Mould and dampness in dwelling places, and onset of asthma: the population-based cohort ECRHS.

TitleMould and dampness in dwelling places, and onset of asthma: the population-based cohort ECRHS.
Publication TypeJournal Article
Year of Publication2013
AuthorsNorbäck D, Zock J-P, Plana E, Heinrich J, Svanes C, Sunyer J, Künzli N, Villani S, Olivieri M, Soon A, Jarvis D
JournalOccup Environ Med
Volume70
Issue5
Pagination325-31
Date Published05/2013
ISSN1470-7926
KeywordsAir Pollution, Indoor, Asthma, Europe, Female, Fungi, Health Surveys, Housing, Humans, Humidity, Inhalation Exposure, Interviews as Topic, Male, Models, Statistical, Prospective Studies, Questionnaires, Risk Factors, Water
Abstract

OBJECTIVES: To study new onset of adult asthma in relation to dampness and moulds in dwelling places. METHODS: Totally, 7104 young adults from 13 countries who participated in the European Community Respiratory Health Survey (ECRHS I and II) who did not report respiratory symptoms or asthma at baseline were followed prospectively for 9 years. Asthma was assessed by questionnaire data on asthmatic symptoms and a positive metacholine challenge test at follow-up. Data on the current dwelling was collected at the beginning and at the end of the follow-up period by means of an interviewer-led questionnaire, and by inspection. Relative risks (RR) for new onset asthma were calculated with log-binomial models adjusted for age, sex, smoking and study centre. RESULTS: There was an excess of new asthma in subjects in homes with reports on water damage (RR 1.46; 95% CI 1.09 to 1.94) and indoor moulds (RR=1.30; 95% CI 1.00 to 1.68) at baseline. A dose-response effect was observed. The effect was stronger in those with multisensitisation and in those sensitised to moulds. Observed damp spots were related to new asthma (RR=1.49; 95% CI 1.00 to 2.22). The population-attributable risk was 3-10% for reported, and 3-14% for observed dampness/moulds. CONCLUSIONS: Dampness and mould are common in dwellings, and contribute to asthma incidence in adults.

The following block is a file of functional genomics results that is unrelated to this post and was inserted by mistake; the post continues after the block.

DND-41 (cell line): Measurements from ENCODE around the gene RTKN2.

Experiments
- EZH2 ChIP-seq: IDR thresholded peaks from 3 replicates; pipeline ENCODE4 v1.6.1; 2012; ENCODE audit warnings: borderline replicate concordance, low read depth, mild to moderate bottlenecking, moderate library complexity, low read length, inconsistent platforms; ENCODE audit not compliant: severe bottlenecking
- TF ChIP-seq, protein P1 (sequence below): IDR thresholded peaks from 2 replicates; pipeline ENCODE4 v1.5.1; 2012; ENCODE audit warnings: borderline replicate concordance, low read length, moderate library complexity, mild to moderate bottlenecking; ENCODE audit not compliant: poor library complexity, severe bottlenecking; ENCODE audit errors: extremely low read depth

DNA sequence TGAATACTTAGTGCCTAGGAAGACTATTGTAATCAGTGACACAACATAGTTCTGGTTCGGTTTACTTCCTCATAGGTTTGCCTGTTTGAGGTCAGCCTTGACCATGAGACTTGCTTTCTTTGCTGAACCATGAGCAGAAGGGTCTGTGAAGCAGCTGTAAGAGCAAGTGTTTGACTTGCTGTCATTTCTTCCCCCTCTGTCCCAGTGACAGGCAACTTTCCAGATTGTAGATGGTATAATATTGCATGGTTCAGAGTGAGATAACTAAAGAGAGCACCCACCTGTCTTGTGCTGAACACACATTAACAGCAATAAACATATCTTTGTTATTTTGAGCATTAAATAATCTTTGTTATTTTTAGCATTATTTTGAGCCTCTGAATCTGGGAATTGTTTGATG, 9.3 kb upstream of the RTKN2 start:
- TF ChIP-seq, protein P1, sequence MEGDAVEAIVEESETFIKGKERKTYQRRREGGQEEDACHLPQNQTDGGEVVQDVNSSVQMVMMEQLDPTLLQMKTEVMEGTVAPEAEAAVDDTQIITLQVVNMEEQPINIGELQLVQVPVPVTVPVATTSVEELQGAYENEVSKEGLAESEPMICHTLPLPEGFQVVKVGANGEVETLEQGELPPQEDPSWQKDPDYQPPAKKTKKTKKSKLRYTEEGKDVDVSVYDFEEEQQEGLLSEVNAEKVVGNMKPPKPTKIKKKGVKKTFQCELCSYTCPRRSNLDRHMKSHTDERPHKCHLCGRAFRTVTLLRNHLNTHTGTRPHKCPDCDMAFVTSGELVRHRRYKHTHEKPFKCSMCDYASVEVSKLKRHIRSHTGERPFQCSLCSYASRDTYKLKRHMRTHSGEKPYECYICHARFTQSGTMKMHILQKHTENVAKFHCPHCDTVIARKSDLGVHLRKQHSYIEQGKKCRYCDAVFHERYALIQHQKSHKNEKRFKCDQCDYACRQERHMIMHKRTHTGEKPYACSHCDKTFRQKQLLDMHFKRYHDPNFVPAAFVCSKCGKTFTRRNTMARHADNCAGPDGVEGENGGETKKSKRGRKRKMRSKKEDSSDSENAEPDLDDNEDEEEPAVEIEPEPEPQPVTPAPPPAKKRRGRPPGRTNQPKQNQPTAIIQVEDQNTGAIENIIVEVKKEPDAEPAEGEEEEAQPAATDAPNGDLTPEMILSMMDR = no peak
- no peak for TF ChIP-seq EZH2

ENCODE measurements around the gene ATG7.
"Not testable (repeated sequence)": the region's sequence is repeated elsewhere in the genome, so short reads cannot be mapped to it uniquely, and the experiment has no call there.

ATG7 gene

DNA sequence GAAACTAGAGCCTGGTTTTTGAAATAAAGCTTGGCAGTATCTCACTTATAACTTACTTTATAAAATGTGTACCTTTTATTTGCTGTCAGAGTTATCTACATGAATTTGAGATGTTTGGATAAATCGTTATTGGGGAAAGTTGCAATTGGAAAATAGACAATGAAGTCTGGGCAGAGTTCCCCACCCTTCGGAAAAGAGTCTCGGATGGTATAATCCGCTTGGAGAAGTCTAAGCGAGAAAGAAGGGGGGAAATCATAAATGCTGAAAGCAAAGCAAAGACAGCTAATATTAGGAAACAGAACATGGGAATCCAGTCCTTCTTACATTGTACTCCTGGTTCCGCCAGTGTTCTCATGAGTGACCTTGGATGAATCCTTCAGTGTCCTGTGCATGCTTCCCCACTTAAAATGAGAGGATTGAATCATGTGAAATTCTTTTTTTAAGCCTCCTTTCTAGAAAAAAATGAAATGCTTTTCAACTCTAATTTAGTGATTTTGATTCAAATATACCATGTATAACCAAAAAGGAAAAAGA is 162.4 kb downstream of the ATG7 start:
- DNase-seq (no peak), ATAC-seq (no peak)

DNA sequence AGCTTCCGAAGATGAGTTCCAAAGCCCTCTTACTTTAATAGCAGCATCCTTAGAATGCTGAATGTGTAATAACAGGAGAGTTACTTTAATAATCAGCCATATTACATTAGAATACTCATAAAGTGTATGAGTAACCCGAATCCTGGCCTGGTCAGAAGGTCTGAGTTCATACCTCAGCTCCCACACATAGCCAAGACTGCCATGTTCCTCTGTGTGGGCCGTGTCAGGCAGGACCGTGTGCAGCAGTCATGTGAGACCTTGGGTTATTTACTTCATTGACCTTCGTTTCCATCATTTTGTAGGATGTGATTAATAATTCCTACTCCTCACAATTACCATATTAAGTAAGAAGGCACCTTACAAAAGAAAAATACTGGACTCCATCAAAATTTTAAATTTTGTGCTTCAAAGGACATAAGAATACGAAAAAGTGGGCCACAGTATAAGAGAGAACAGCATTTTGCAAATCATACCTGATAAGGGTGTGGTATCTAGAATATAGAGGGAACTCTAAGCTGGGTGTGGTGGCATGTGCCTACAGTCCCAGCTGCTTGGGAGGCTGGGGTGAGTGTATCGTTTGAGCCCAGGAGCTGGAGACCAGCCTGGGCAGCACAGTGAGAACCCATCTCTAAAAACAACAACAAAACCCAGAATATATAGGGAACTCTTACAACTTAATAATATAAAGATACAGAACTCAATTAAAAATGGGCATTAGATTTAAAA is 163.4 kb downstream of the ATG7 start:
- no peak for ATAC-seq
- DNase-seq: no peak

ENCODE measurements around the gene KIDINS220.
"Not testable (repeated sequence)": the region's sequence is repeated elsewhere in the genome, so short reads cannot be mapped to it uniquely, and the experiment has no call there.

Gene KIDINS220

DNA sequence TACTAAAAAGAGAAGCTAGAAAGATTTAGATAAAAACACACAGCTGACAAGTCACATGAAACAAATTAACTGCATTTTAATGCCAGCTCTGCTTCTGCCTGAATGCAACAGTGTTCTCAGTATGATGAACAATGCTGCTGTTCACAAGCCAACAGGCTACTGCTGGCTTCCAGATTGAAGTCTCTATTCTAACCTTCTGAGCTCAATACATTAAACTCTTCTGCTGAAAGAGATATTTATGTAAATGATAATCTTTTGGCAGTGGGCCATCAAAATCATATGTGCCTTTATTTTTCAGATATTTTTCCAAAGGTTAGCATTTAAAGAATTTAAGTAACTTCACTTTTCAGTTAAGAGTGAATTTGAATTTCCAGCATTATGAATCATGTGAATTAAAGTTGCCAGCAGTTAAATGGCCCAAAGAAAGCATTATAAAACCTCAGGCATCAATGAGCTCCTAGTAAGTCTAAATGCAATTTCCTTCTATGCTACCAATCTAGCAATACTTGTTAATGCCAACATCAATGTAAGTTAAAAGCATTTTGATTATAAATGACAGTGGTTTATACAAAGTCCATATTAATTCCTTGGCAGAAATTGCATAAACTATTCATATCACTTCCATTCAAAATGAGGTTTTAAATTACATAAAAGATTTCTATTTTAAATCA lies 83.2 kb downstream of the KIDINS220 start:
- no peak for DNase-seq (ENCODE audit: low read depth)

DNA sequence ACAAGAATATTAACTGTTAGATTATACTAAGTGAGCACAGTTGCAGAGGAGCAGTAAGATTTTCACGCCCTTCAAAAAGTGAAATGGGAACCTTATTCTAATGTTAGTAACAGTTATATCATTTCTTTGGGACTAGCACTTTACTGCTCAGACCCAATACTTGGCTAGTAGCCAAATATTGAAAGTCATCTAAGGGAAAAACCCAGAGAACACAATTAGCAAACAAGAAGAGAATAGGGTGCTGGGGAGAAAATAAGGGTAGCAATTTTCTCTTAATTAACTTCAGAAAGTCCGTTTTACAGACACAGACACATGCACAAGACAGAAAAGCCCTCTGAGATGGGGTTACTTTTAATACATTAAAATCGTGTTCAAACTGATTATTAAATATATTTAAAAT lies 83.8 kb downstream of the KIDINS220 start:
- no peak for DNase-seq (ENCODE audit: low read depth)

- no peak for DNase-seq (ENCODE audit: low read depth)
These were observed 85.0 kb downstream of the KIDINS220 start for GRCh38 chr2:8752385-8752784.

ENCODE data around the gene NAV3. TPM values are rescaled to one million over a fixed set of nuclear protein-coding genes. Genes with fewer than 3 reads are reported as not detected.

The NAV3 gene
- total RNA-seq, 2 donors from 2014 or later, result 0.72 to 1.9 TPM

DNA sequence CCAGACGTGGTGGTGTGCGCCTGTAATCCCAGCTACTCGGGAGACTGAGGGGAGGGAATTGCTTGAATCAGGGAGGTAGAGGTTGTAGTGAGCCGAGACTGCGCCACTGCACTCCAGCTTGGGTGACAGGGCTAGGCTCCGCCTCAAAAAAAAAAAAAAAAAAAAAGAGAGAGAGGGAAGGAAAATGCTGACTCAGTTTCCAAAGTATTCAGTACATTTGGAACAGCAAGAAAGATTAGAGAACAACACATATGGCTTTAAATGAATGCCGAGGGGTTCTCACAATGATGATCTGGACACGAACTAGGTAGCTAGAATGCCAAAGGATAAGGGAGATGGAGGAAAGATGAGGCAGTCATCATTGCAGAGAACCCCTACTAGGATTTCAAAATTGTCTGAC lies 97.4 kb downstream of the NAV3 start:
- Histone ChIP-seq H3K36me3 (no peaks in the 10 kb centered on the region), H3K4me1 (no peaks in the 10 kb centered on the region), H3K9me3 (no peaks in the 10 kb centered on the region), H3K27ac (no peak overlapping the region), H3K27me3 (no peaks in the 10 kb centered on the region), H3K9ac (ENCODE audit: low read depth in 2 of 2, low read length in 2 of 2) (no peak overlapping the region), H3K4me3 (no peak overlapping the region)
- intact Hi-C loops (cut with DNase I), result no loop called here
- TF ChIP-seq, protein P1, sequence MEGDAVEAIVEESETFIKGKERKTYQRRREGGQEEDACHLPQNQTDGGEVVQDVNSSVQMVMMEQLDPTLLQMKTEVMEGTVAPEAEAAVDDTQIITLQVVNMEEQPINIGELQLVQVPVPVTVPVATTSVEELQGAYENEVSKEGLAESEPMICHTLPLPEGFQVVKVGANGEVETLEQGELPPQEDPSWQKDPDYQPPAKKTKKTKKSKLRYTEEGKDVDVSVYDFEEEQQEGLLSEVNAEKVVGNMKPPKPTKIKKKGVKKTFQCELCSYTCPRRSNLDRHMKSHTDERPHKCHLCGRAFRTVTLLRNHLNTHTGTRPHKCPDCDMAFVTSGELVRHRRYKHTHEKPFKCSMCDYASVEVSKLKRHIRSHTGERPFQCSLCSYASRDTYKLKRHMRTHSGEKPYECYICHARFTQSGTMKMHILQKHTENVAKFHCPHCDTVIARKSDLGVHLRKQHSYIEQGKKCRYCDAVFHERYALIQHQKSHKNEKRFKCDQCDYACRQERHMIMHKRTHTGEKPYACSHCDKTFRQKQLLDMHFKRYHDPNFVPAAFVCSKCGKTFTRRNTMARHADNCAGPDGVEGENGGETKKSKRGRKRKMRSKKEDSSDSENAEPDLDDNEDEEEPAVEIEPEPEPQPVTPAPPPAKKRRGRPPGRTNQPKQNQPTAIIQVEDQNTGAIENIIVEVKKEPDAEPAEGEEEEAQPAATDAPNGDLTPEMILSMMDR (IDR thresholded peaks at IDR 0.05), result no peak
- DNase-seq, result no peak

DOI10.1136/oemed-2012-100963
Alternate JournalOccup Environ Med
PubMed ID23396522